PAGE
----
Hope for the Future of our Climate and the Rain

By Grant Brown, Founder, Happy Eco News

Finally, the rains came. Until yesterday, near my home in British Columbia, there was smoke in the air from forest fires hundreds of kilometers away. Huge in scale, some of these fires are bigger than entire US states. The smoke has been here in varying amounts all summer, but for now, it is raining, the air has cooled, and the thick acrid smoke is gone. My hope is that the men and women who have been tirelessly battling the fires get a reprieve.

Forest fire is part of nature and healthy for the forest that it consumes, but this year the haze that hangs over us is different. A wildfire season out of control has consumed homes, businesses, countless animals, and human lives. The smoke is a stark reminder of the damaging actions of the past and an ever-hotter future. But we are not alone. The people in Russia, Turkey, Greece, California, Oregon, and so many others suffer along with us.

Once a picturesque small town, Lytton BC has been destroyed by wildfire. Photograph: Jennifer Gauthier/Reuters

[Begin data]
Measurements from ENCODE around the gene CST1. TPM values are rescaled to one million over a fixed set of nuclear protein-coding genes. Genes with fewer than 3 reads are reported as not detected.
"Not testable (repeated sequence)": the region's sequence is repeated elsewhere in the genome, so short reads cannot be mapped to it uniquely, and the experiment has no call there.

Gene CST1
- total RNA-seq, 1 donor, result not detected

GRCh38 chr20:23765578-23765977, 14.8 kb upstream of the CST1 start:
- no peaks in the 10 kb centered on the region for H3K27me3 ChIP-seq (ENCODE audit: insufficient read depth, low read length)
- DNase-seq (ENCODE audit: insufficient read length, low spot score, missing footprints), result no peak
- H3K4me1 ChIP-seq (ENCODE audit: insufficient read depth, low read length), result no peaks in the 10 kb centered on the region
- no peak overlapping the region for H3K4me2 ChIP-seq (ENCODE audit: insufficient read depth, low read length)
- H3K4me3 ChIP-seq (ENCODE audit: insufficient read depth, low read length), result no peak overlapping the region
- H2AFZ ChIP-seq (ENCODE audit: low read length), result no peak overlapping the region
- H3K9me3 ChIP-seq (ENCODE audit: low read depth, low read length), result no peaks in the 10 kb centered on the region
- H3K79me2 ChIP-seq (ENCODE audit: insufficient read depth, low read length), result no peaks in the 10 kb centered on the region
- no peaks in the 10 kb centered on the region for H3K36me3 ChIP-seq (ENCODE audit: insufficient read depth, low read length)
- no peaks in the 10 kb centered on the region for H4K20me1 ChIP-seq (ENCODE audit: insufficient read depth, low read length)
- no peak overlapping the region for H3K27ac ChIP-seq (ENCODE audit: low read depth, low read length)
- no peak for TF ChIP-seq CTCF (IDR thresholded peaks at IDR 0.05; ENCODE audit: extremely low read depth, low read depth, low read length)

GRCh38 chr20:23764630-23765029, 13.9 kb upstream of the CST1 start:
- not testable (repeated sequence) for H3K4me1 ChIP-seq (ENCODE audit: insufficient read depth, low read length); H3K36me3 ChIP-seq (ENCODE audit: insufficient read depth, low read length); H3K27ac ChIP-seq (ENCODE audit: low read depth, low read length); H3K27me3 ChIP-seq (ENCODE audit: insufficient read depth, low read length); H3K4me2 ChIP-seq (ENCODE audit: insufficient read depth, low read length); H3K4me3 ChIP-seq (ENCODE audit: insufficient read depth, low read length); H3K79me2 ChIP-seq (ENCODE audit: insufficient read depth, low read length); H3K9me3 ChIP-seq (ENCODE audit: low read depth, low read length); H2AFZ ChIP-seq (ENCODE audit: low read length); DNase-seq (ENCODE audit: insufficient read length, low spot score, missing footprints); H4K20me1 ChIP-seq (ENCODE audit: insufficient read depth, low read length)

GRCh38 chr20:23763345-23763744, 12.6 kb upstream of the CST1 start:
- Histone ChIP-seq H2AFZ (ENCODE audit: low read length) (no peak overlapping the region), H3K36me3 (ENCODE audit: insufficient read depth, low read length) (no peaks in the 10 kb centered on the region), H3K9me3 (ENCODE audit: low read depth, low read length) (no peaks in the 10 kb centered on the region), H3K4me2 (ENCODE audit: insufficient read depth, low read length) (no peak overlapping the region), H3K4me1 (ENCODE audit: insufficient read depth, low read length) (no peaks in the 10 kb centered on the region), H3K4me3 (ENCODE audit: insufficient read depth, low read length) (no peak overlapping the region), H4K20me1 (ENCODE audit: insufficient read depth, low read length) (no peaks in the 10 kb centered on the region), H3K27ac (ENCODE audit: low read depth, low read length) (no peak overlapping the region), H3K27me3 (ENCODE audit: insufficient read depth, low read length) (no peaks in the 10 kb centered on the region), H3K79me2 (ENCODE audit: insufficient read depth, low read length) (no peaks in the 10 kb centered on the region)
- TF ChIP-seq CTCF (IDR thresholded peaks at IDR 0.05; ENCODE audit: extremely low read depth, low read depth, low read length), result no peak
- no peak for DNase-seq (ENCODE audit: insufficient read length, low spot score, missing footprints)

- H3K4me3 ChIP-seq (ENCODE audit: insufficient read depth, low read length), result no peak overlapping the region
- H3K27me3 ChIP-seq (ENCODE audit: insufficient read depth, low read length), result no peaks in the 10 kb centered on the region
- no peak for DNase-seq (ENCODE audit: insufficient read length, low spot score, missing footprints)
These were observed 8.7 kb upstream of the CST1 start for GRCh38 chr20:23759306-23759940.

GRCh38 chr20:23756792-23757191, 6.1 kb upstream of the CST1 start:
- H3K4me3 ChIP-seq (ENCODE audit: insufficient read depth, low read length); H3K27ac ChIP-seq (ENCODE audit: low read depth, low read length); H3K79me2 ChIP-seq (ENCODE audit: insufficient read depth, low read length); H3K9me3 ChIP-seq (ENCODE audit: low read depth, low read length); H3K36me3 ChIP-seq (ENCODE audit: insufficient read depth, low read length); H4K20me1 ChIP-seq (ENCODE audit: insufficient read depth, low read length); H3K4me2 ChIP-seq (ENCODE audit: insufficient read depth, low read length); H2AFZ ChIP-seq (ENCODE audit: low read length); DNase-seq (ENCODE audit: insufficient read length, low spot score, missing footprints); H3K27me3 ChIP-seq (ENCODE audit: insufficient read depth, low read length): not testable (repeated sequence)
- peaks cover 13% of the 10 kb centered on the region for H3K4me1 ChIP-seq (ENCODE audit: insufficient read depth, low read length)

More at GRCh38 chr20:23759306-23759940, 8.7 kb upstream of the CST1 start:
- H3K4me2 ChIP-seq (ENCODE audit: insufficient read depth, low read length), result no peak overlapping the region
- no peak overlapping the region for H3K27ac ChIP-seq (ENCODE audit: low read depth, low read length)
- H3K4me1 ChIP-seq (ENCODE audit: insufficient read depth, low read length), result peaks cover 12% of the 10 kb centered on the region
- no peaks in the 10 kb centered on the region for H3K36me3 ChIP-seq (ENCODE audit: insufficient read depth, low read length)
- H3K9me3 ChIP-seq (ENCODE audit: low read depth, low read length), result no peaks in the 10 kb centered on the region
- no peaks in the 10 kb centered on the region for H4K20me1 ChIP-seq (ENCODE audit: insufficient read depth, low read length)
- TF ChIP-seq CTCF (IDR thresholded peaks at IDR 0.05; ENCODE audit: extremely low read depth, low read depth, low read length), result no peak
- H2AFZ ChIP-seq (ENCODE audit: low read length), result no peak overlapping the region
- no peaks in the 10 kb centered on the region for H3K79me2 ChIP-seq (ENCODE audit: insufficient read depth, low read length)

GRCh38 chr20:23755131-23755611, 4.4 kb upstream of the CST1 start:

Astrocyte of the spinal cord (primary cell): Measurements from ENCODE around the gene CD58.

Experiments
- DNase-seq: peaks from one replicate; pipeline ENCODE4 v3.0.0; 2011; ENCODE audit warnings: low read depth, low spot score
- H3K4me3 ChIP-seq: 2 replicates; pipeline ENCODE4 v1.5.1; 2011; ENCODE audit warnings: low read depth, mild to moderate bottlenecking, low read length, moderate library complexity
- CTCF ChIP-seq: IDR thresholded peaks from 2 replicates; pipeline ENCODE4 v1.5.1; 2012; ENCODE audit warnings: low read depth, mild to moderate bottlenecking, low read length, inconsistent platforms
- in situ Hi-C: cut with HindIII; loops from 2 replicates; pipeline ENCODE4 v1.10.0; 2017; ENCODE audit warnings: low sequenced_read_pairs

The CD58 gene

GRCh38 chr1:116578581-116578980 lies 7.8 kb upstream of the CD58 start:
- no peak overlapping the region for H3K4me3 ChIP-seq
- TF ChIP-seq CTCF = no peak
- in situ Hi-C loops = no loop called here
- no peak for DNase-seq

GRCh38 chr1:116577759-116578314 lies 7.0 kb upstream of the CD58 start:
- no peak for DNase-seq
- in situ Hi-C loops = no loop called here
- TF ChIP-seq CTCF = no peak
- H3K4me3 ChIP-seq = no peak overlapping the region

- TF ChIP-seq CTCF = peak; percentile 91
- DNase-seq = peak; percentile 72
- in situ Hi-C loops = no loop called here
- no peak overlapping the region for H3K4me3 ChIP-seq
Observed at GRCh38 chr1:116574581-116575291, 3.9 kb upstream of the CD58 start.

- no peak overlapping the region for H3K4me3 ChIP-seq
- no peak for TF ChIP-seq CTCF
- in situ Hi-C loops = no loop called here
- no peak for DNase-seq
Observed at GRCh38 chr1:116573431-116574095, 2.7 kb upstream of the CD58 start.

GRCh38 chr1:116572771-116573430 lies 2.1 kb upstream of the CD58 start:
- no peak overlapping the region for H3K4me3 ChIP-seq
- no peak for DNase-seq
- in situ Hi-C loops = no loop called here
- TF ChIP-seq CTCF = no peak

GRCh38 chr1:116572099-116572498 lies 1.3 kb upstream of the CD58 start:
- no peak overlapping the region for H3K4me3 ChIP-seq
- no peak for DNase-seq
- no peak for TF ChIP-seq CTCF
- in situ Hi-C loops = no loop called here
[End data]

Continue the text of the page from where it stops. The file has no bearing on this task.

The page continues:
Finally, in this year of pandemic and suffering, regular people are waking up and beginning to demand action. For the first time in the 5 or more years that I have observed these huge fires (and subsequent smoke), the people affected are beginning to really talk about climate change. Many of these people, the ones affected the most, are those that live in rural areas and often work in forestry, mining, oil & gas, or other extractive industries. Like many people reliant on these heavy industries for their livelihoods, many have been resistant to admit that these industries may actually be making things worse. Debilitating fire smoke all summer is NOT normal, losing entire towns is not normal. Finally, they see that while change is scary and uncertain, a future of more fires and more smoke is even scarier and can no longer be denied.

Actually, no, it’s not fine. It’s an emergency and we need to act like our house is on fire – because it is.

Finally, people are waking up and taking action on a scale larger than before. If not for them, for their children. Despite the smoke and destruction, and with the COP26 climate conference just around the corner in October, we have reason to hope that real climate action will proceed with the urgency that the crisis demands.

It is up to us all to take action. Do your part. Call or write your local officials and demand that they represent the people who elect them.

 

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